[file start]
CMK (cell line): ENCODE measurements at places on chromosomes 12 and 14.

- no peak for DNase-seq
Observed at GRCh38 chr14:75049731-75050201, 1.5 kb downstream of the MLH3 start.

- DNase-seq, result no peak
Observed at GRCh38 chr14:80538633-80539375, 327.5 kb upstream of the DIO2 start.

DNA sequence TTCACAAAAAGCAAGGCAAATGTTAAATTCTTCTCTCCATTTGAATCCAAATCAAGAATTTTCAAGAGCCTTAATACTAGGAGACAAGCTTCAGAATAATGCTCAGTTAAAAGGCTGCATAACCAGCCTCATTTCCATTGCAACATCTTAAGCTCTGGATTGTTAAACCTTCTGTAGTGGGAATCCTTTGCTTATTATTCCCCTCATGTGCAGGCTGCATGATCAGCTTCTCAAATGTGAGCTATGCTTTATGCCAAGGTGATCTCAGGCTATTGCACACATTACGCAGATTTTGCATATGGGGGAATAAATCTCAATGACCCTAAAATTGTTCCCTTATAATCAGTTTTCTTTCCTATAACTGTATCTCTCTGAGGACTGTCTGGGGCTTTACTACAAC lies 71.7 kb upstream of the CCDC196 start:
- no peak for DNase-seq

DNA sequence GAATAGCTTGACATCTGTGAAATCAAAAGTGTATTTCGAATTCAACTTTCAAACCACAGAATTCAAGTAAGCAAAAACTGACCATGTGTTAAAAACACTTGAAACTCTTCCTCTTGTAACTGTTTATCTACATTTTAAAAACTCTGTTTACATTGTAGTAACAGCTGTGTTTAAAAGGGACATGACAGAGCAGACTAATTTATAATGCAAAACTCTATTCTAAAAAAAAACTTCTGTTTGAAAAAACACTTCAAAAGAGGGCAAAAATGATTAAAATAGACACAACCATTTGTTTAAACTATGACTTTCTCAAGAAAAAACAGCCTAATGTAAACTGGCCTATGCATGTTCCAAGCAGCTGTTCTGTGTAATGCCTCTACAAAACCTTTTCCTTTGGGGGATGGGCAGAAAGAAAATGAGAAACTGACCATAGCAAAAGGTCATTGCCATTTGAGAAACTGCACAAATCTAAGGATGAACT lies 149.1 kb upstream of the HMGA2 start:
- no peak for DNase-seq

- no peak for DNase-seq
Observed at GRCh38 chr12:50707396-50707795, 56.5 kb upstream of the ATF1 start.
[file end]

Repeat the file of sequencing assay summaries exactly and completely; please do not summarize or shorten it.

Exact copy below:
CMK (cell line): ENCODE measurements at places on chromosomes 12 and 14.

- no peak for DNase-seq
Observed at GRCh38 chr14:75049731-75050201, 1.5 kb downstream of the MLH3 start.

- DNase-seq, result no peak
Observed at GRCh38 chr14:80538633-80539375, 327.5 kb upstream of the DIO2 start.

DNA sequence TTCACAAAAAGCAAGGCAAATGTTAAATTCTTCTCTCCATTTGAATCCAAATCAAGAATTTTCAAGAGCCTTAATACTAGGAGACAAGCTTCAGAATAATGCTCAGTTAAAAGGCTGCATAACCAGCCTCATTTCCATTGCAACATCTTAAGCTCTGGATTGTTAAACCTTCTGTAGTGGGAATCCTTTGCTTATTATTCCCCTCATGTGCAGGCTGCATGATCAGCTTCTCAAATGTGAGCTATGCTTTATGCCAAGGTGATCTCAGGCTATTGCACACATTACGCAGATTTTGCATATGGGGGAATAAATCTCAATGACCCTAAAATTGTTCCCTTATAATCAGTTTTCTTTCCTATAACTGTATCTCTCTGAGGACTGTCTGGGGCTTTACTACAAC lies 71.7 kb upstream of the CCDC196 start:
- no peak for DNase-seq

DNA sequence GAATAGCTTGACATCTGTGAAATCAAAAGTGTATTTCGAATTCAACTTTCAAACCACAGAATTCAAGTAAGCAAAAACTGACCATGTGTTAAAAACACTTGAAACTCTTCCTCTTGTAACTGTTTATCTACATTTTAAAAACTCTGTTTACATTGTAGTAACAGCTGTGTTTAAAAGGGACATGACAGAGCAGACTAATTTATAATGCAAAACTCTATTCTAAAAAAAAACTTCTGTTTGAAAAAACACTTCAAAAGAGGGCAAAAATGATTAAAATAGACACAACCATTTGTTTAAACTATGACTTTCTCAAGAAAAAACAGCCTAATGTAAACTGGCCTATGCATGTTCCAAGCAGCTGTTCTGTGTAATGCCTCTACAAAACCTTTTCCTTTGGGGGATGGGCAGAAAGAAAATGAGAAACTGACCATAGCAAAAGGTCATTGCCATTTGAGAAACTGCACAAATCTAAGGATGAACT lies 149.1 kb upstream of the HMGA2 start:
- no peak for DNase-seq

- no peak for DNase-seq
Observed at GRCh38 chr12:50707396-50707795, 56.5 kb upstream of the ATF1 start.